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Jul 20, 2013 11:27 AM EDT

Versal Wants to Flip the Model of Education With Interactivity and Customization (EXCLUSIVE)

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Not even two weeks old, Versal has entered the arena of online learning with one major difference from its competitors: course creation.

Upon entering the company's website, the course creator is the first item on the menu and it is the feature founders Gregor Freund and Gene Linetsky have built the company for.

Freund, Versal's CEO, said his company is a tech provider for individuals and institutions.

"We're trying to harness the computer for what it is really good at," Freund said.

Versal allows any user with an idea to log on, create a course and invite anyone to take it. It is also available to college instructors to use as a component for their courses.

Freund said education is currently being "short changed" and Versal aims to open the realm of interactivity in the classroom and in people's homes. It is for anyone with an idea for a course.

Allison Wagda, VP of marketing, said the site's tools are open to any kind of instructor and, unlike Coursera and EdX, it does not have affiliations with colleges.

Freund said the inspiration for Versal came when he was six years old at a museum in Munich, where he grew up. The young Freund approached an attraction that allowed visitors to press a button to activate an electrical response. Thus, the model of interactivity was planted in his head.

Freund comes from a long line of technology and along the way he developed a passion for education.

The course creator does not require users to know how to code, but instead uses JavaScript to run various "learning gadgets." The creator template looks and feels like a blog and the gadgets can simply be added and subtracted with ease. The creator also allows the user to create a comprehensive course with numerous lessons under the same umbrella.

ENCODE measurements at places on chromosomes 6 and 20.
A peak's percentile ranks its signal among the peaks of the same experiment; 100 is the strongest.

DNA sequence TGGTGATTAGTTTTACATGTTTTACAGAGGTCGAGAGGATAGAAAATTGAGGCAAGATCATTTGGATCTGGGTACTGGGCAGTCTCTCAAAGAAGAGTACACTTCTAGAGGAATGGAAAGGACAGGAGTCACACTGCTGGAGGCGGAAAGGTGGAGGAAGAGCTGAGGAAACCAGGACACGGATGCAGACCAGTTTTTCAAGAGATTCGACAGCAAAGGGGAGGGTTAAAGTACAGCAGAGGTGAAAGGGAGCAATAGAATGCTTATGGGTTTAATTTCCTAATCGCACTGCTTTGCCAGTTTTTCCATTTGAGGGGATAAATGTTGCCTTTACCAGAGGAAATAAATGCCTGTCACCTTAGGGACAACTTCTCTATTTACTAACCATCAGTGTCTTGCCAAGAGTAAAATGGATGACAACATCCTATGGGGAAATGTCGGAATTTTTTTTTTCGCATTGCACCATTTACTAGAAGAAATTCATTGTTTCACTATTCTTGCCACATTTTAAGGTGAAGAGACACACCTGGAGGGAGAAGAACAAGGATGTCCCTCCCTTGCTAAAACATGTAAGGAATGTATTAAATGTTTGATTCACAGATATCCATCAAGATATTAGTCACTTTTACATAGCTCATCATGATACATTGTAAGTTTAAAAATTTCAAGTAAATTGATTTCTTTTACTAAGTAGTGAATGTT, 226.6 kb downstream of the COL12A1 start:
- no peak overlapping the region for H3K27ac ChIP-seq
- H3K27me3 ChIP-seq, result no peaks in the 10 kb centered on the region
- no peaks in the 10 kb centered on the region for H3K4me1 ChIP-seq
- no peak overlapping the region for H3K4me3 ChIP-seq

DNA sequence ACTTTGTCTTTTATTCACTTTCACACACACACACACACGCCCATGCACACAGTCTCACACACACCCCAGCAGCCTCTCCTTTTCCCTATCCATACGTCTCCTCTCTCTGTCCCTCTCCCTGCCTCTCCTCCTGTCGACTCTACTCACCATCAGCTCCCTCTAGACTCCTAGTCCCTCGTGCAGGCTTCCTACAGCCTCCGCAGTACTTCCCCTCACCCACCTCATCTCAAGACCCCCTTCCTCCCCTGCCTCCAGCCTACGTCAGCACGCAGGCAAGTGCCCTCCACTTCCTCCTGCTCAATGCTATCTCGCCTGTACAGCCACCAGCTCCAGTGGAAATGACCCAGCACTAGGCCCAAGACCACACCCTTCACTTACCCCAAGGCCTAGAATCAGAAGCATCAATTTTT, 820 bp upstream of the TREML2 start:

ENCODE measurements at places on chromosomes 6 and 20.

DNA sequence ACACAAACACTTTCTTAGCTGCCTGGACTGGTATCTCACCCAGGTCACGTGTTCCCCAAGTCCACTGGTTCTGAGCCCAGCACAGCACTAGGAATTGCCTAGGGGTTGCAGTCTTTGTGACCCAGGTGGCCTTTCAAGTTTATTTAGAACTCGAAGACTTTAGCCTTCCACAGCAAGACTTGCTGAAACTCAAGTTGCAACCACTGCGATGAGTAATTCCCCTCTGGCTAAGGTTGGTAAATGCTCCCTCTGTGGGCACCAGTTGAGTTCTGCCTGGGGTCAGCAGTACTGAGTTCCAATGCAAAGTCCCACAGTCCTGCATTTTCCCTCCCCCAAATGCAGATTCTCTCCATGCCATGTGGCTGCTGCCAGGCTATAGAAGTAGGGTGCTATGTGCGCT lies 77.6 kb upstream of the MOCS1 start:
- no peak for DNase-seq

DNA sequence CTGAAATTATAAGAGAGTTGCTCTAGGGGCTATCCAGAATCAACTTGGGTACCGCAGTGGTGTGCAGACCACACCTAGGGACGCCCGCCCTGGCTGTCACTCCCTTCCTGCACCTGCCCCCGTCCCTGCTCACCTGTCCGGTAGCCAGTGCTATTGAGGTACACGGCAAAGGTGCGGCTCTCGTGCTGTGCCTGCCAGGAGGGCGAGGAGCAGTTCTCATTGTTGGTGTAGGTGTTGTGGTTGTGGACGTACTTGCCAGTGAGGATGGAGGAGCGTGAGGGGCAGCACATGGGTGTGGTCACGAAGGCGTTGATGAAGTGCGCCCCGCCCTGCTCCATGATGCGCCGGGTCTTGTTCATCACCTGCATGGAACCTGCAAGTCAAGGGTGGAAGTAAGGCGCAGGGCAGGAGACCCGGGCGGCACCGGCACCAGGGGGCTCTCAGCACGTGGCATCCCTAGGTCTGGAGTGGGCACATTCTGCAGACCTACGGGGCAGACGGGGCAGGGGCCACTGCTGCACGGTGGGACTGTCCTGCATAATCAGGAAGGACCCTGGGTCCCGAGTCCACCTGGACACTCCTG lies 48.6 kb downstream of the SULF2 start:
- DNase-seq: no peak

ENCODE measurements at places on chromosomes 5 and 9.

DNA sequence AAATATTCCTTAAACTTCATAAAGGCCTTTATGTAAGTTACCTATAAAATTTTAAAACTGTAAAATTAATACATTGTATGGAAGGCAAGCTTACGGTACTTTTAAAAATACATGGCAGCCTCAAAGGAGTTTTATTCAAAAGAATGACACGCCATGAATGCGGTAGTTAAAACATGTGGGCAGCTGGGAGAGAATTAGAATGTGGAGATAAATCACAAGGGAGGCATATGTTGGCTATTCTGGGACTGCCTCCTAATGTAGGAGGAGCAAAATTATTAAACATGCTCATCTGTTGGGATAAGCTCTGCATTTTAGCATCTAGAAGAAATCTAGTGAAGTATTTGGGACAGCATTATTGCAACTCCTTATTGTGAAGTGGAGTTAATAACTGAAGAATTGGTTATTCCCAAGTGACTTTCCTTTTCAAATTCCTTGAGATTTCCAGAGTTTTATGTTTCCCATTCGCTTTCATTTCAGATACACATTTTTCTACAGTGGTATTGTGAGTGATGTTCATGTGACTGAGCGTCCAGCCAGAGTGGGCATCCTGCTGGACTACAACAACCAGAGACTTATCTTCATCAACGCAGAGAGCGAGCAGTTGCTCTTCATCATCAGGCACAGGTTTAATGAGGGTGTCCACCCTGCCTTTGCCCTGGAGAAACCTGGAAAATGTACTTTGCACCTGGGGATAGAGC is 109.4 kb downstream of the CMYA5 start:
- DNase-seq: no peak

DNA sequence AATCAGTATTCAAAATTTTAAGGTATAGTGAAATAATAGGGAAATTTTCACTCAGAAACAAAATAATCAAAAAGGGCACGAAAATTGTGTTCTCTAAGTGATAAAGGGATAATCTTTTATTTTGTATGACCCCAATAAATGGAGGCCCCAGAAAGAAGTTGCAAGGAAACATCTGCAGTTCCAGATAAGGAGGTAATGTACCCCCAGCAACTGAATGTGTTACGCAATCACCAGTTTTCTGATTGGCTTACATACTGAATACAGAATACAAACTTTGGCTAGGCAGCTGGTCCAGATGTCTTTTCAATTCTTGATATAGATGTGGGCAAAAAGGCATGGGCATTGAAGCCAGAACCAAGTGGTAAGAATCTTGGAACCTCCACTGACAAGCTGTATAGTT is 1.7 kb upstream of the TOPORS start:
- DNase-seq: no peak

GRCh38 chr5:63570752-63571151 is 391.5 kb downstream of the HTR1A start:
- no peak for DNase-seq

Wagda said it was important for instructors to be able to "create something in the same environment it will be used."

The creation template is also an accurate depiction of how the page will look for those taking the course.

"It's a problem if the instructor can't see what the student sees," Freund said.

These courses are also available to be viewed on a wide range of devices, like the iPhone, iPad, PC and more.

In one sample course, available to view on Versal's website, a 3-D model of a face can be turned in any way the user could want to. The course came from Scott White, a college instructor who did not want to teach 3-D modeling on a white board. Instead, he created a gadget of a 3-D face for Versal.

Versal also has a foundation, in its own name, for offering free education to the parts of the world that truly need it. Transformative education, the first part of the foundation, is for anyone with a specific skill, like building a "clean water system in impoverished desert regions with locally available materials."

The foundation, which also includes foundational education for basic reading, writing and arithmetic, is aimed toward helping underdeveloped parts of the world with education and cash grants. The grants can range anywhere from $1,000 to $25,000 and go toward building the course and making it available where it needs to be.

Versal's portability and customization features do not limit it to inside a classroom or at home. It can be used in many different ways, Freund said, which is exactly their goal.

"We are a tech provider," Freund said. "How to use our tools is up to the consumer."

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